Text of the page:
The month of September signals change. It is the beginning of a new season, and for many, it is the start of a new school year. One thing that has not changed, however, is the reauthorization status of the Higher Education Act (HEA). This act is essentially the framework for how institutions of higher learning operate in the United States. As it stands, the HEA has not been updated in 11 years.
The current state of the American higher education system is associated with high costs and a student debt crisis that lead many to question whether a degree is worth all the trouble. In order to address these concerns and meet the needs of today’s students, Congress needs to prioritize its reauthorization.
My existence as a first-generation, low-income, brown college student may be used by some to advertise the facility of attaining a college degree today with enough hard work. If someone like me can get into college, then others can too. But the truth is, my hard work would have meant little if I was not at the right place at the right time. Following work opportunities, my family moved right before I started kindergarten. In my new, and much smaller, school district there was funding to take kids on field trips and provide classrooms with decent textbooks. More importantly, I met teachers in high school who introduced me to college scholarship programs.
It is possible that I still could have ended up going to college had my family not moved, but my path to an affordable higher education was made much easier because of my school district. Unfortunately, systemic barriers make it difficult for low-income students and people of color to access schools that provide needed support. As long as those barriers remain, hard work is not always enough.
But students should not have to rely on luck to afford higher education. The higher education system needs to be reformed to make colleges and universities more accessible, as well as have them equipped with the resources to best support students of various backgrounds as they complete their degree. The reauthorization of the HEA is how we begin to make this change possible.
An important aspect of the HEA is its role in overseeing federal student aid, the most notable being the Pell Grant program. In its early years, this federal grant was able to cover 79 percent of the total cost of attendance (COA) at public 4-year colleges. For students today, it covers less than 30 percent. Despite qualifying for nearly the maximum amount, I can expect the Pell grant to cover only 8 percent of my college’s COA for the 2019-2020 school year. My school’s need-based grants and scholarships are the main reason why I can afford to attend classes. It would be impossible for me and my family to cover the remaining 92 percent without my college’s support.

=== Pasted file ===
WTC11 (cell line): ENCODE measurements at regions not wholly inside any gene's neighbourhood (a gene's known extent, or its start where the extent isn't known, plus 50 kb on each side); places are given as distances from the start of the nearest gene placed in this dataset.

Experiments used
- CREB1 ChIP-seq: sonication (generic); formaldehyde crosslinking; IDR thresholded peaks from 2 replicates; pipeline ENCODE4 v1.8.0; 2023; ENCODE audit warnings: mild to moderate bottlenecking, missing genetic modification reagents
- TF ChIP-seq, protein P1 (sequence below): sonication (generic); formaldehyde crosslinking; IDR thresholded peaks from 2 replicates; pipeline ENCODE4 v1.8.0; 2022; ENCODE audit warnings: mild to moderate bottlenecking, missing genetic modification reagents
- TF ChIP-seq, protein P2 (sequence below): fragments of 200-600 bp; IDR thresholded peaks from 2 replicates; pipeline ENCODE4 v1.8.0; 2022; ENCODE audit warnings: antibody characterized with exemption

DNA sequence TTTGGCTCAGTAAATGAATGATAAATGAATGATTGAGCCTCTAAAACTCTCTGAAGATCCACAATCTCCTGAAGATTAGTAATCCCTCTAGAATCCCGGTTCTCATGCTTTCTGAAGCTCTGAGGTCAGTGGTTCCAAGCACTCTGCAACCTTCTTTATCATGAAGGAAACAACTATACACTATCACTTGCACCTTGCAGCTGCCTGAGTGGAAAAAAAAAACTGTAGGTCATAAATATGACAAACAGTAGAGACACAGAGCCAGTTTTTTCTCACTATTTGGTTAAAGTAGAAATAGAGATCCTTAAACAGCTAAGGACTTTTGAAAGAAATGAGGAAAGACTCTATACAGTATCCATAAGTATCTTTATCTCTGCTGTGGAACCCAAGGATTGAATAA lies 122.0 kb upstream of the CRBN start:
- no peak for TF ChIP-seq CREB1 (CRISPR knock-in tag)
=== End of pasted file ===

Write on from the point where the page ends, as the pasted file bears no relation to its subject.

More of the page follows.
However, not all colleges and universities meet 100 percent of students’ demonstrated need, and this is why many students turn towards other means to pay for college. Sixty-four percent of Pell Grant recipients at public 4-year universities take out federal student loans, and this number increases to 80 percent for students who attend private nonprofit 4-year universities. The purpose of the Pell Grant was to make post-secondary education more accessible for low-income students, but many of its recipients are finding it more difficult to afford college when help remains stagnant and costs continue to rise.
When Congress finally reauthorizes the HEA, I hope that the Pell Grant system undergoes significant reform. The maximum award should be increased in order to cover a larger percentage of colleges and universities COA. To ensure that the grant is keeping up with the rising cost, as well as protected from spending cuts, funding for the Pell Grant system should be on the mandatory side of the budget. Pell should also be able to work for “non-traditional” students by being made available for more semesters. Every student that qualifies for the Pell Grant should have access to it, and there are various ways to accomplish that, whether it be simplifying the FAFSA or restoring eligibility for defrauded students. These proposed measures are only a fraction of what can be accomplished to reform the American higher education system.
The Pell Grant is representative of the federal government’s commitment to college accessibility. It is time for members of Congress to prove that the commitment is still there and reauthorize the HEA. Students can no longer afford to wait for change.
Araceli Becerra is a junior at Pomona College where she is majoring in Politics.